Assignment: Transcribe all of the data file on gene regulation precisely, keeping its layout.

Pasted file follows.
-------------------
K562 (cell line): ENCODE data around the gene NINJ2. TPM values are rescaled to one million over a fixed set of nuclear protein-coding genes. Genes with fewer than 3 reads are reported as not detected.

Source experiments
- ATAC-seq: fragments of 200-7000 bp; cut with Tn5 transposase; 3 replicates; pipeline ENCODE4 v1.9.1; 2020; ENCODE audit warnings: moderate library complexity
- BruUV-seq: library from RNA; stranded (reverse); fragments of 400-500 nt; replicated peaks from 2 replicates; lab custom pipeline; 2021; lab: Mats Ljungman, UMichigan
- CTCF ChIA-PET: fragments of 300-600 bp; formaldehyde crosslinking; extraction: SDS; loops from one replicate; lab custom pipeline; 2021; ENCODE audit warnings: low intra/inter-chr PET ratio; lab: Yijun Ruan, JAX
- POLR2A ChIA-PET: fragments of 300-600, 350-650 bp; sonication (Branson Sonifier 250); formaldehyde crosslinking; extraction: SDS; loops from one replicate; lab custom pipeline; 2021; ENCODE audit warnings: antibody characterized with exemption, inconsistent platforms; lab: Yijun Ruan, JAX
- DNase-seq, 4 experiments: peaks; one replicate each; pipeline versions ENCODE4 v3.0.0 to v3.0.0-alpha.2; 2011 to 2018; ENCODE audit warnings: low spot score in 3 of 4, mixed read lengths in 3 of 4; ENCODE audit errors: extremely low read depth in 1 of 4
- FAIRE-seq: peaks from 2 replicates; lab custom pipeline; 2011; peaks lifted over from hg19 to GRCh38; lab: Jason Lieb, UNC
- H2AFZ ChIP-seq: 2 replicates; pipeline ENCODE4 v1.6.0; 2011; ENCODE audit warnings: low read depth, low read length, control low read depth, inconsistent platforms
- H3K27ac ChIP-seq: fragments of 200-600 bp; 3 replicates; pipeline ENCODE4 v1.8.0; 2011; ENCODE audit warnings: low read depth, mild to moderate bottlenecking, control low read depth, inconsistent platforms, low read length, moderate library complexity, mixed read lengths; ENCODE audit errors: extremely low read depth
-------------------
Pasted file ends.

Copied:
K562 (cell line): ENCODE data around the gene NINJ2. TPM values are rescaled to one million over a fixed set of nuclear protein-coding genes. Genes with fewer than 3 reads are reported as not detected.

Source experiments
- ATAC-seq: fragments of 200-7000 bp; cut with Tn5 transposase; 3 replicates; pipeline ENCODE4 v1.9.1; 2020; ENCODE audit warnings: moderate library complexity
- BruUV-seq: library from RNA; stranded (reverse); fragments of 400-500 nt; replicated peaks from 2 replicates; lab custom pipeline; 2021; lab: Mats Ljungman, UMichigan
- CTCF ChIA-PET: fragments of 300-600 bp; formaldehyde crosslinking; extraction: SDS; loops from one replicate; lab custom pipeline; 2021; ENCODE audit warnings: low intra/inter-chr PET ratio; lab: Yijun Ruan, JAX
- POLR2A ChIA-PET: fragments of 300-600, 350-650 bp; sonication (Branson Sonifier 250); formaldehyde crosslinking; extraction: SDS; loops from one replicate; lab custom pipeline; 2021; ENCODE audit warnings: antibody characterized with exemption, inconsistent platforms; lab: Yijun Ruan, JAX
- DNase-seq, 4 experiments: peaks; one replicate each; pipeline versions ENCODE4 v3.0.0 to v3.0.0-alpha.2; 2011 to 2018; ENCODE audit warnings: low spot score in 3 of 4, mixed read lengths in 3 of 4; ENCODE audit errors: extremely low read depth in 1 of 4
- FAIRE-seq: peaks from 2 replicates; lab custom pipeline; 2011; peaks lifted over from hg19 to GRCh38; lab: Jason Lieb, UNC
- H2AFZ ChIP-seq: 2 replicates; pipeline ENCODE4 v1.6.0; 2011; ENCODE audit warnings: low read depth, low read length, control low read depth, inconsistent platforms
- H3K27ac ChIP-seq: fragments of 200-600 bp; 3 replicates; pipeline ENCODE4 v1.8.0; 2011; ENCODE audit warnings: low read depth, mild to moderate bottlenecking, control low read depth, inconsistent platforms, low read length, moderate library complexity, mixed read lengths; ENCODE audit errors: extremely low read depth